In early March each year, Chinese citizens may well get help from warmhearted people as various do-good-deeds activities are launched at this time in memory of a Communist Party selfless model person - Lei Feng.
"No matter how poor I myself am, I only feel relieved when I try every means to return the property left in my taxi," said Yang Guoping, a driver of a Lei Feng Taxi Squad in Harbin, capital of the northeast Heilongjiang Province.
He managed to find the owner of a suitcase with a passport, visa and documents in it left in his taxi on Tuesday. The squad, established in 1999, has 300 Lei Feng-labelled taxis and more than 7,000 volunteers.
What prompts the driver to do good deeds is the example of Lei, a Chinese People's Liberation Army solider who was immortalized by late Chairman Mao Zedong as a selfless and model person serving the people heart and soul.
Lei, a native of central Hunan Province, joined the PLA at 20 and spent all his spare time and money helping the needy. He died on August 15, 1962 at 22 after being hit on the head by a wooden pole that was accidentally knocked over by a fellow soldier.
Mao called on the nation to learn from him by writing a motto "To Learn From Comrade Lei Feng" and the country has set March 5 as "Lei Feng Day" since 1963.
After 45 years, Lei's spirit still has influence.
Chen Dongmei, now a middle school teacher in Harbin, set up a special team to help a handicapped person Zhang Lianrui when she was a student more than 20 years ago.
The deed was continued by Zhang's fellow students when she graduated and went to college. She returned to her alma mater and works as a teacher after college. Her students, led by Chen, continue to help Zhang.
"To help him has become a habit and obligation in the past 20 years," the teacher says.
Like Zhang, numerous citizens, old and young, male and female, also carry forward the do-good-deeds practice in their daily life.
Li Kexiao, a 78-year-old man in the eastern Zhejiang Province, has collected more than 5,000 pieces of memorial items for Lei since 1963. He managed to establish a 200-square-meter Lei's memorial museum in Hangzhou, the provincial capital, in late November.
"I have been organizing exhibitions or giving lectures about Lei in schools for years," said the elder, explaining how the museum was established. "Now, I am old and do not have as much strength as before. So I want to find a fixed place to exhibit the items to let Lei's spirit pass on."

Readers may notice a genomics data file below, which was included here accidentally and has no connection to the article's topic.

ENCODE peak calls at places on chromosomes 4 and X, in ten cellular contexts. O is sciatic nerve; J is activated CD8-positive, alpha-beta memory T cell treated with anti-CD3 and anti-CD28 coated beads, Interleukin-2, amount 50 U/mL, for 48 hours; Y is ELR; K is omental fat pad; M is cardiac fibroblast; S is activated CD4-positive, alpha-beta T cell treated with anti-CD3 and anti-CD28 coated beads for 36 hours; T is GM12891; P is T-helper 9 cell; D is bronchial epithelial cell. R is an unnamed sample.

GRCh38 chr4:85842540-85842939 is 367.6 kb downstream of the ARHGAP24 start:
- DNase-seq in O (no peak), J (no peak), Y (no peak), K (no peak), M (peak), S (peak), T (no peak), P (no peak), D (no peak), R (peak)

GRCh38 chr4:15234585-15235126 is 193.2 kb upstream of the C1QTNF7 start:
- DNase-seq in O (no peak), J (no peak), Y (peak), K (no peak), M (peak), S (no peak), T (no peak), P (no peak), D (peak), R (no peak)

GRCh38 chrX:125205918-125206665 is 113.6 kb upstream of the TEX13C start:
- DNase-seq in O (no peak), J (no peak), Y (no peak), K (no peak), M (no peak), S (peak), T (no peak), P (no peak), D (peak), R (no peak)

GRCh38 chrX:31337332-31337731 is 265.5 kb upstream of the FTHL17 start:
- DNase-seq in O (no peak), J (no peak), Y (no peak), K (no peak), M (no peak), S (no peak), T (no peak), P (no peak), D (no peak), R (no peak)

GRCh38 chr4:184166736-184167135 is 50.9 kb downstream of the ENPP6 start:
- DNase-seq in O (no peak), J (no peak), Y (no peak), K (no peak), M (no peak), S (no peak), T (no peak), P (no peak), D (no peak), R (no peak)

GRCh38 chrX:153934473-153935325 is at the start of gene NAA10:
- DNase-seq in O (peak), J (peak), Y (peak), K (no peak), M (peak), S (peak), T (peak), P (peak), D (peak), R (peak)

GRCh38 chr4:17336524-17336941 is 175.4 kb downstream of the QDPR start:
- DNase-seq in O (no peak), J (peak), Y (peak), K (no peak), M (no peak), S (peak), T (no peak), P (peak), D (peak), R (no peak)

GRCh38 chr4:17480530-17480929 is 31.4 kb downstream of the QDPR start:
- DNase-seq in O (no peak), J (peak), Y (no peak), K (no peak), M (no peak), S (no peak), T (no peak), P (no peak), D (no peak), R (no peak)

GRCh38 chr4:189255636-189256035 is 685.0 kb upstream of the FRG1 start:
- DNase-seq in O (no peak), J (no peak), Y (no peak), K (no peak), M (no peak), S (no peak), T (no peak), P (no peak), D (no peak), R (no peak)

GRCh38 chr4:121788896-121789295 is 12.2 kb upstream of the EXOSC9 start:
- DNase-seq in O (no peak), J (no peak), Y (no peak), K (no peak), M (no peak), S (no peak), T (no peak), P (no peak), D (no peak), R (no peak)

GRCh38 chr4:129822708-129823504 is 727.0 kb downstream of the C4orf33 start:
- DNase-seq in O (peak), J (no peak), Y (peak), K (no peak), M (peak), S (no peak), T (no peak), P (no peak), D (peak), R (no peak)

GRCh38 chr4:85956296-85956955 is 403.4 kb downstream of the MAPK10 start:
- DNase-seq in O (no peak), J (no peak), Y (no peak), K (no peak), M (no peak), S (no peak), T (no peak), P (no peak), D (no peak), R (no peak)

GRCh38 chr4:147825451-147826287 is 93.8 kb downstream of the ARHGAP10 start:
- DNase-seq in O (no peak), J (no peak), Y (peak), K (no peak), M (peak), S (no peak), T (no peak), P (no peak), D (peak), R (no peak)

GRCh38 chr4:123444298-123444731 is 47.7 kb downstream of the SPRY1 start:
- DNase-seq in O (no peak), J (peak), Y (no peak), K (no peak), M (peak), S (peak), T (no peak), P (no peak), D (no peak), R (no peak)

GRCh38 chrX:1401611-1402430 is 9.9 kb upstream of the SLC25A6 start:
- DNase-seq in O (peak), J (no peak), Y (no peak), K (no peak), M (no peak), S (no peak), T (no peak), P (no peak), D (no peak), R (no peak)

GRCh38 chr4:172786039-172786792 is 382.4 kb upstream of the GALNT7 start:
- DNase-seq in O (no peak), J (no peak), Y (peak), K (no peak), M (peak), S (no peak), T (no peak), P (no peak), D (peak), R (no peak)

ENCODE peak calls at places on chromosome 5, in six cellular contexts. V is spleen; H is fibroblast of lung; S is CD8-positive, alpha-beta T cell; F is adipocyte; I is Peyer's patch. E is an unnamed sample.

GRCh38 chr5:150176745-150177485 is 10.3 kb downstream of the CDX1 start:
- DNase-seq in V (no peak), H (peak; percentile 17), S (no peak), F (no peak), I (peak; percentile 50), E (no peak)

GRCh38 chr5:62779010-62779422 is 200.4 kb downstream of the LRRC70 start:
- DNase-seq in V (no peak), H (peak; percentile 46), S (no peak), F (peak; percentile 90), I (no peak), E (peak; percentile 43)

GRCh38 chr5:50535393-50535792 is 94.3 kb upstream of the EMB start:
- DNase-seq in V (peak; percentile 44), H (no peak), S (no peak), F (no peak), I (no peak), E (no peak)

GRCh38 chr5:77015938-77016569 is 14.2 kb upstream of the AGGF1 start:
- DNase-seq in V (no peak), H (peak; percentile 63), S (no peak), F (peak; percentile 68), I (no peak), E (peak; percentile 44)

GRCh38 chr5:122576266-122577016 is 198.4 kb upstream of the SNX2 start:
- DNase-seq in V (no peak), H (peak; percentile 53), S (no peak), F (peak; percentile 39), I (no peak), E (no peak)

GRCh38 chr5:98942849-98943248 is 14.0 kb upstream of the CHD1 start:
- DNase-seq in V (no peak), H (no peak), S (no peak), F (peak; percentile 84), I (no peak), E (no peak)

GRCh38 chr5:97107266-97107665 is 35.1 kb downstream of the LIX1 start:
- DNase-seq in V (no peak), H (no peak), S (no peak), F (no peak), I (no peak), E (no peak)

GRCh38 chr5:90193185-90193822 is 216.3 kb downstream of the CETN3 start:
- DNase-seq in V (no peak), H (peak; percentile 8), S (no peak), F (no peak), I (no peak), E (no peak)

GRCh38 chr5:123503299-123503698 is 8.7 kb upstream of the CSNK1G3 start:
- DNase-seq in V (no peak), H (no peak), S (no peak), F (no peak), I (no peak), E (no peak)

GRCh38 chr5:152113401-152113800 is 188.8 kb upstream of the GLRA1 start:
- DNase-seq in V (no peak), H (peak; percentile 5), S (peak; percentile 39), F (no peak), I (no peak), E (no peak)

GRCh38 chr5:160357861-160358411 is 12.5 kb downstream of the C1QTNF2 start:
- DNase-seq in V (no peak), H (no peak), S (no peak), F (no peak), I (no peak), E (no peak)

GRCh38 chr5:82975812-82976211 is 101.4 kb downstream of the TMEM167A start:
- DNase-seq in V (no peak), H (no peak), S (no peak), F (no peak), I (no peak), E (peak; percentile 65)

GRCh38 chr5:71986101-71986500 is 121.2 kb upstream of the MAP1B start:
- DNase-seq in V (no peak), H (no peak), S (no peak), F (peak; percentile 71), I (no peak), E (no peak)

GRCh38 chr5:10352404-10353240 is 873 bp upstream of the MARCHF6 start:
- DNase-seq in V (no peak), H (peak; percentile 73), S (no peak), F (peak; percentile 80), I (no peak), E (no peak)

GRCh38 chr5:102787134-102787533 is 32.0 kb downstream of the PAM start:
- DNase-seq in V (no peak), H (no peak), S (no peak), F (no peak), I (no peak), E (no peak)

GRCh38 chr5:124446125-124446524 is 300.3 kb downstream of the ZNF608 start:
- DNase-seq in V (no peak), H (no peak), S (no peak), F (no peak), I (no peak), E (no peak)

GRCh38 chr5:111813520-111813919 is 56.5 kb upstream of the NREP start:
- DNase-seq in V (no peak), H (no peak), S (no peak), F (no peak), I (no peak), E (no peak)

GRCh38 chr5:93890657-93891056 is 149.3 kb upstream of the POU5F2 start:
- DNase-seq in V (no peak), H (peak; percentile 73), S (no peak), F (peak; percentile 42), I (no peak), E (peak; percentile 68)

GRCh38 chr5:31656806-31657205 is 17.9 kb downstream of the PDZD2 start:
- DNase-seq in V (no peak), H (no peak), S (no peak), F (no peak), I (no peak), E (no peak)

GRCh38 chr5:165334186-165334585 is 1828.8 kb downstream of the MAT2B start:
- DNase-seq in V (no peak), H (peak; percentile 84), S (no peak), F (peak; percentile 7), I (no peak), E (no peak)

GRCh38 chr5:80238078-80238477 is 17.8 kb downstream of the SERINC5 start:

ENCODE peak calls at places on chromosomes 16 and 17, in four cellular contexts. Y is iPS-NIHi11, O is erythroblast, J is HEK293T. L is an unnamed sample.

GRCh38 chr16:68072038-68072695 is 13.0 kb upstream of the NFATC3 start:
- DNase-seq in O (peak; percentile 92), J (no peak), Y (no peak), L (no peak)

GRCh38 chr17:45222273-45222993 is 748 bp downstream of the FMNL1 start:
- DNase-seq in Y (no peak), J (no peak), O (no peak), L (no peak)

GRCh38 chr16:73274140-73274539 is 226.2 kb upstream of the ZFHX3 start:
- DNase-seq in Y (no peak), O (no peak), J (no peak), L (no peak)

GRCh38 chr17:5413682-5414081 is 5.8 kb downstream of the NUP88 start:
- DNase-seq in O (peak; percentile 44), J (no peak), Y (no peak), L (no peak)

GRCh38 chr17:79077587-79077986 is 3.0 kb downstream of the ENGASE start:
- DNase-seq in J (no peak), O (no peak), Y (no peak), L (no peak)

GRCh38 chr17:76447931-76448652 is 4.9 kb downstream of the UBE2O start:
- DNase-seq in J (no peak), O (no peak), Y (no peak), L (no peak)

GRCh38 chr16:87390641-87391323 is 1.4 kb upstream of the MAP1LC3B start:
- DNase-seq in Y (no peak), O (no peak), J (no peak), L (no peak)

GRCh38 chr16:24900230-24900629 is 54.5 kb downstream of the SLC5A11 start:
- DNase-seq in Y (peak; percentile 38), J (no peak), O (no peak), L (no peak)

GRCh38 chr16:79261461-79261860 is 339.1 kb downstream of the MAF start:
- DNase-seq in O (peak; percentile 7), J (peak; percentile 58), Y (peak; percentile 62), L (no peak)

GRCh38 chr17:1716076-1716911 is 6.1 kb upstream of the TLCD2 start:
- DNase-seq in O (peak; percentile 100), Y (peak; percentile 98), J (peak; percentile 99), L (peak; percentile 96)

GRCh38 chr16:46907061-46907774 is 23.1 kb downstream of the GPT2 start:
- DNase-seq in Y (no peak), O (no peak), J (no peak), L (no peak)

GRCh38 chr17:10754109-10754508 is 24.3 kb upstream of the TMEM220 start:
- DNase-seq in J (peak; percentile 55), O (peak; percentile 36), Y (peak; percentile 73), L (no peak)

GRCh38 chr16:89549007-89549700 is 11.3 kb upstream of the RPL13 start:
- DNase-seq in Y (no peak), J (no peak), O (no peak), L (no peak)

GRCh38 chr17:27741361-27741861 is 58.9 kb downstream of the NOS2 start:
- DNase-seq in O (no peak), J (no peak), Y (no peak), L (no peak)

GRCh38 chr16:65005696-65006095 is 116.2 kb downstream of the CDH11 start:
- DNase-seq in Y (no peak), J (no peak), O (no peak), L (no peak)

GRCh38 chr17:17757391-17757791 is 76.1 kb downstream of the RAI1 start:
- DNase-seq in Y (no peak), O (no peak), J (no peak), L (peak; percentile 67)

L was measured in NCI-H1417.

After his idea was reported by local media, an agricultural products trade company of Hangzhou, decided to help and finally the museum was set up.
"What Lei did was all small things, but they showed his generosity and broad-mindedness and a harmonious inter-personal relationship," Li says.
"Currently, the harmonious society that we have been striving for has something of the same spirit as Lei. And so do the socialist maxims of honor and disgrace and a resource-conserving society that our country is advocating."
Lei's spirit is continuing, but its promotion also faces challenges in contemporary Chinese society. Doing good deeds sometimes brings trouble.
On Feb. 28, a driver in Wenzhou City in Zhejiang asked a tricycle to take an old granny to hospital after she fell near his car, out of good will. But later the elder's family insisted she was hit by his car. The driver's car was taken temporarily by traffic police.
In another widely reported case, a youth named Peng Yu in Nanjing, capital of eastern Jiangsu Province, was ordered by a court to pay compensation of more than 40,000 yuan (5,500 U.S. dollars) to an old woman he had helped. Peng, held up the granny who fell at a bus station in November 2006 and sent her to hospital.
After knowing they needed tens of thousands of yuan for treatment, the granny and her family insisted the young man hit her and should pay the fee. They filed a lawsuit after their request for money was refused.
"If it is like this, whoever will dare to do good deeds from now on?" Peng's lawyer roared after the verdict.
Lack of credibility in today's society has made some people decline to help those in need, according to experts.
Today's children also tend to forget the model person as they mainly depend on textbooks to know him.
A recent report in a local newspaper in Henan Province said nearly half of the 100 interviewed pupils in two primary schools in Zhengzhou, the provincial capital, said they did not know Lei Feng at all. But they were much excited when talking about famous Hong Kong stars such as Andy Lau.
"Learning from Lei Feng is in nature a kind of moral deed, and we should never give up carrying forward virtues such as helping others and being friendly to others, " said Lu Hanlong, head of the social development research institute under the Shanghai Municipal Academy of Social Sciences.
"One should be aware that helping others is actually helping oneself and is a reflection of one's self-worth," Lu said/
(Xinhua News Agency March 5, 2008)